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16 minutes ago, Toshunya86 said:

Thank you @Melon

Are you saying that it would harm possibilities to sell on the secondary market but dealers would still take it back even with some milk spots ?

A silver object has value in two parts - the value of the material (i.e. the silver) and the value of the premium (e.g. a desirable coin). Milk spotting will reduce any premium on the object, but it doesn't change the value of the material itself. 

So if you're buying bullion coins as close to the spot price as possible (i.e. the silver value), milk spotting is really not much of an issue as these items don't command a premium. It's purely cosmetic. 

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14 minutes ago, RacerCool said:

You'll only lose on bullion if you sell when the silver market goes below what it was when you bought. I've been there, done that, and it hurts. 

But it seems to me that buying physical silver simply to flip it for gains, that that's not the best way to invest. I'm not at all an investment expert (like, not at all), but I think gold is better for that. But even then, I'm thinking there are better short term investment vehicles besides PMs.

Agreed. Particularly for those of us in the UK. 

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Thank you @Melon again for your input.

But considering dealers can buy the same thing ( let's say a tube of Noah s ark ; maple leafs ; silver eagle ; philarmonics etc ) directly from mints at a cheaper price why would they bother with a customer selling them some milky coins ; even recognized ? 

Then he has to sell them to other customers and these customers won't buy the milk spots.

 

 

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1 minute ago, Toshunya86 said:

Thank you @Melon again for your input.

But considering dealers can buy the same thing ( let's say a tube of Noah s ark ; maple leafs ; silver eagle ; philarmonics etc ) directly from mints at a cheaper price why would they bother with a customer selling them some milky coins ; even recognized ?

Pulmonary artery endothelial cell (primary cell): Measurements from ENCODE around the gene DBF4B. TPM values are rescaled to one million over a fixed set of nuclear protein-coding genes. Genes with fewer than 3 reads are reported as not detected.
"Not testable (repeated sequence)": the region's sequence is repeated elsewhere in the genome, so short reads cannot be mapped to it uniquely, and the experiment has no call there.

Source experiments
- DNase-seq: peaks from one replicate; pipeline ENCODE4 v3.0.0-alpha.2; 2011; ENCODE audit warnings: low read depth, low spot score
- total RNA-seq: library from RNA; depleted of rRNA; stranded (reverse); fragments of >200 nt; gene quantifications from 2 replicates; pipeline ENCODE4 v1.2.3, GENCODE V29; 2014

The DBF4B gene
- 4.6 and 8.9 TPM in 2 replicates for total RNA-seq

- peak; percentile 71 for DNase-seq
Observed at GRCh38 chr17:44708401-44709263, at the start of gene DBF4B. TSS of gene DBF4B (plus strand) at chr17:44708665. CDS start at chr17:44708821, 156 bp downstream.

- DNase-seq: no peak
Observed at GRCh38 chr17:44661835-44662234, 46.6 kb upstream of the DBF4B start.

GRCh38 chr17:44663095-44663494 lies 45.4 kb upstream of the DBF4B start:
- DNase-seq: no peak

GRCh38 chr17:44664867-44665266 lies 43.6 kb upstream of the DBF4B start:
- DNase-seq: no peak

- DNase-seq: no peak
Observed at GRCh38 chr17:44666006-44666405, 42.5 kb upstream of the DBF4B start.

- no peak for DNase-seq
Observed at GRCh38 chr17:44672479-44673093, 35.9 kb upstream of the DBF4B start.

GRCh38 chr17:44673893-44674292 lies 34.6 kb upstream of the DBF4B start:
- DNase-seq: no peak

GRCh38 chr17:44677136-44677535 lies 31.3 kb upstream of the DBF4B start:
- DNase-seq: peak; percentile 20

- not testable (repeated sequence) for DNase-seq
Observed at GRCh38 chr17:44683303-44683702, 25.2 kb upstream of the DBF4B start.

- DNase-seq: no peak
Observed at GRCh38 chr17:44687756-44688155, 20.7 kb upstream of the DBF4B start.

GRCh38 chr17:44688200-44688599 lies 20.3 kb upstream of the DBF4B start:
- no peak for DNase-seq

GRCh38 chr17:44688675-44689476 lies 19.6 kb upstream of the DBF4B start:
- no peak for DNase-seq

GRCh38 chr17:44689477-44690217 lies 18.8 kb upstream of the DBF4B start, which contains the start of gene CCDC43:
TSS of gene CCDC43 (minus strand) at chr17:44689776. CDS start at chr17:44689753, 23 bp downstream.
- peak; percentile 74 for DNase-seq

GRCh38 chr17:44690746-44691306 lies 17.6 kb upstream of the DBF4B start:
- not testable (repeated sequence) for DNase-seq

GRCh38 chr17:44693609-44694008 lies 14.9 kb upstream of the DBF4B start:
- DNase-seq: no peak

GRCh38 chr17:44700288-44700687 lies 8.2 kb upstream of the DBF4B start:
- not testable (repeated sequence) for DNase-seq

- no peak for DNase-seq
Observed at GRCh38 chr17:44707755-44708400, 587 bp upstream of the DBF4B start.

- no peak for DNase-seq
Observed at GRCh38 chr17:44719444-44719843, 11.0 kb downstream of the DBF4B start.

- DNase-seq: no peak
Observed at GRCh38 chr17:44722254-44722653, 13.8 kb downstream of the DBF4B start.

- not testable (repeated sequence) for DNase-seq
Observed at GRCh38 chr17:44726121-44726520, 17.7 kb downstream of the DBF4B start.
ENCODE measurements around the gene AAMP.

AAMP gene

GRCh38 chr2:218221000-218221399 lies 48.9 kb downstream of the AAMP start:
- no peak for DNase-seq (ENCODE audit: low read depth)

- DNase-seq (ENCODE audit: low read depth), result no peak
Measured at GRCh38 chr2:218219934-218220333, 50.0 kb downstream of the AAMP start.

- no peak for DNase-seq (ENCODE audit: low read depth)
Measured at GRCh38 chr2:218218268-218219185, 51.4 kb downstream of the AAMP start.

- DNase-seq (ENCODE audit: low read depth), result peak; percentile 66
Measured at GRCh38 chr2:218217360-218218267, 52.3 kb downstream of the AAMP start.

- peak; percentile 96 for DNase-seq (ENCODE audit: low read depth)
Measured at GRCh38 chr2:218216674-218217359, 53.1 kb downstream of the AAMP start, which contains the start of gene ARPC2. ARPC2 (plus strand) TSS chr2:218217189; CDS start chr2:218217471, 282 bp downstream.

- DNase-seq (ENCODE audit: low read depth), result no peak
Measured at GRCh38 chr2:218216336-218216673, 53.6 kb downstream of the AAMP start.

Then he has to sell them to other customers and these customers won't buy the milk spots.

 

 

Dealers won't sell you coins at spot price. Dealers will pay the mint a premium on the spot value of silver to buy them. They'll then add additional premium to the coins when they sell them to you. Depending on where you're buying from, the premium may be larger due to taxes etc. 

So assume the dealer buys close to spot, and you buy a bit further from spot, so everyone's made some money along the way. 

When you come to sell your goods, don't expect that premium back regardless of the condition. That was the cost of doing business. 

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2 minutes ago, Toshunya86 said:

Thank you @Melon again for your input.

But considering dealers can buy the same thing ( let's say a tube of Noah s ark ; maple leafs ; silver eagle ; philarmonics etc ) directly from mints at a cheaper price why would they bother with a customer selling them some milky coins ; even recognized ? 

Then he has to sell them to other customers and these customers won't buy the milk spots.

 

 

Unless they sell that stuff to foundries, who melt it down and use it for other things? I really don't know how the dealer market works; I'm just guessing. 

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4 hours ago, Toshunya86 said:

Silver will be a way for me to diversify and not depend entirely on gold as i have 98% of my stack in gold (let's say).

 

adding silver will not diversify your gold holdings

as silver is >60% correlated to gold.

(you might need to rethink, work on this a bit

more. people buy silver as leveraged gold. higher

risk but higher potential gain.)

 

if you are planning to sell to dealers(maybe as a

last resort) then you need to do some research

on what % of spot dealers are actually paying.

(and whether or not it changes with coin

condition)

 

HH

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@HawkHybrid

This is my exit strategy :

-Usually the close-to-spot bullions have low spread so to s ok for me to sell to dealers . If the rate goes up I can sell to someone . It if goes down I'm ok to sell for a small loss as it would mean the collectible market is vivid 

-Junk has higher spread since it s less liquid  so I would prefer to sell to local people via internet or meeting face to face ( example french junk is sold more in France ; us junk more in the USA etc ) where you can liquidate stuff at spot or below the cheapest dealer who will sell with a rather big premium 

Collectibles and series is a bit of a gamble . If I pick the right ones I will make big profit - if I pick a coin which will fail then I will sell for spot in any case .